Amidst all the kerfuffle of the Labour Party conference and the German General Election, a most important speech has rather slipped off many people’s radar.
France’s President Macron set out his vision of the future of the EU in a speech lasting nearly two hours. It echoed in many ways the vision articulated by Jean-Claude Juncker, the President of the European Commission, in his “state of the Union” address earlier this month. More Europe, inevitably, is the way forward, said M. Macron, at least in as many words. “At the beginning of the next decade, Europe must have a joint intervention force, a common defence budget and a joint doctrine for action,” he said, adding “The Europe that we know is too weak, too slow, too inefficient, but Europe alone can give us the ability to act in the world faced with big contemporary challenges.”
The most bizarre statement, however, was his assertion that “”In a few years, if it so wishes, Britain could regain the place that belongs to it.”
At the moment, there is much wishful thinking going on in remainiac circles, even though 75% of the electorate, so we were told at last Monday’s Labour Euro Safeguards Campaign fringe meeting, just wants the government to “get on with it.” I believe that Brexit will happen, for reasons stated in this piece, and therefore at the very earliest, it is likely to be the middle of the next decade at the earliest before the UK electorate could ever be asked if it wants to re-join. By this time, Macron hopes that the EU will have been re-launched – to be more precise, possibly in 2024, when Paris hosts the Olympic Games. It’s hard to see any enthusiasm for re-joining an EU re-launched according to the Macron/Juncker vision. as it consists of a beefing up of every aspect of EU which we will be the most delighted to leave behind.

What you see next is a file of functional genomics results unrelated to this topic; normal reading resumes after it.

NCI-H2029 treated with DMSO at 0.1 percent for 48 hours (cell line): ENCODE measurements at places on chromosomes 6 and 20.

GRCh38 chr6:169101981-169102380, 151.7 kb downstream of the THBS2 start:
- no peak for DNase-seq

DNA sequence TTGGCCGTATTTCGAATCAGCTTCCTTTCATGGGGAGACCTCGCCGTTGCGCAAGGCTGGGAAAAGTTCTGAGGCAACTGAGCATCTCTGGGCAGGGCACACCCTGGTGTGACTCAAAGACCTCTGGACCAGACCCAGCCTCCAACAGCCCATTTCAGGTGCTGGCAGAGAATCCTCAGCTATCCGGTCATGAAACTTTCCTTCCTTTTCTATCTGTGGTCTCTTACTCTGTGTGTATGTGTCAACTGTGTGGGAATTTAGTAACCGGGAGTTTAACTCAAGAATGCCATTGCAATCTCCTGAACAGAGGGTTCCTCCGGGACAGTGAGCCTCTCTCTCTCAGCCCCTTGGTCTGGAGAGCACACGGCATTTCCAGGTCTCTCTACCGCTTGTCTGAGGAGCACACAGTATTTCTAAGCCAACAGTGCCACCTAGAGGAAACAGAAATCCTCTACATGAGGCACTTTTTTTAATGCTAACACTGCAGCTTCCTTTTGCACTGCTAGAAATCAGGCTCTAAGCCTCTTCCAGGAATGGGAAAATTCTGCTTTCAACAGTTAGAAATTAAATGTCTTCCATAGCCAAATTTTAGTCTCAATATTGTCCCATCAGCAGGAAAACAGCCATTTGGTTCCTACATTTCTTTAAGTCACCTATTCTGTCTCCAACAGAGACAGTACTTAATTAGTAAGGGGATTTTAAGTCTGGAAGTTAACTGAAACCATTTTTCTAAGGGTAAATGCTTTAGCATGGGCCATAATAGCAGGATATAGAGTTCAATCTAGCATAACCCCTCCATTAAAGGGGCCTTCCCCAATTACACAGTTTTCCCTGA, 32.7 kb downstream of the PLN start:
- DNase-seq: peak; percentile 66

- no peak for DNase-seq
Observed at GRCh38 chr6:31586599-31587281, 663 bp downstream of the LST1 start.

Macron advocated a European rapid reaction force, a European common Asylum policy, a European carbon tax, Europe-wide lists for candidates in the 2019 European parliamentary elections and deeper €urozone integration.
Given that the UK would not be guaranteed its opt-outs from the Single Currency or Schengen and would also lose the Fontainebleau rebate negotiated by Mrs Thatcher, it is hard to see what the appeal of re-joining could possibly be.
But let’s not jump the gun. Before M. Macron’s speech ever gets translated into policy, it will face a number of hurdles. Eurozone economic data points to an improving picture across the 19-nation bloc, but political differences, which could pit north against south and east against west are still lurking beneath the surface. Juncker stated in his speech that some from of treaty change will be necessary. If this change means closer integration, as it probably will, it will face a rough ride in Hungary and Poland for starters. Angela Merkel’s less than resounding election victory means that any talk of debt mutualisation within the €urozone will face a very rough ride in the German Parliament. It’s not just AfD who don’t like the idea – some in her own party are none too keen either. Without €urobonds, however, closer integration across the single currency area will make little progress.
Furthermore, even before Mrs Merkel has sorted out her coalition, the forthcoming election in the Czech Republic is likely to provide a further harsh dose of reality for federalist dreamers like Juncker and Macron. It is widely expected that Andrej Babis, a billionaire who heads up ANO, a strongly Eurosceptic party, could become the next Prime Minister. Mr Babis has said, “We don’t want the euro here, it gives Brussels another area for meddling” and only one third of his countrymen view the EU as a good thing. Czech opposition to accepting refugees is likely further to intensify. Indeed, in a recent Europe-wide survey, the Czech Republic stood out as the only other member state apart from the UK which would vote to leave altogether in the event of an independence referendum being held.
Macron is none too popular in Italy either, whose press cynically refer to him as “Micron” or “le petit Napoléon.” The country faces a general election next year which could see an assortment of eurosecptic parties win a majority of the vote.
While no one should expect the EU to implode any time soon – or indeed, any other member state to secede, it is quite obvious that even reviving the Franco-German integrationist engine is going to be hard enough for M. Macron given the weakened position of the German Chancellor. It will be child’s play, however, compared with encouraging some other member states to get on board. The gap between the Macron/Juncker vision of the EU’s future and the predominant vision in Warsaw, Budapest and – even before its general election – Prague, shows no sign of narrowing.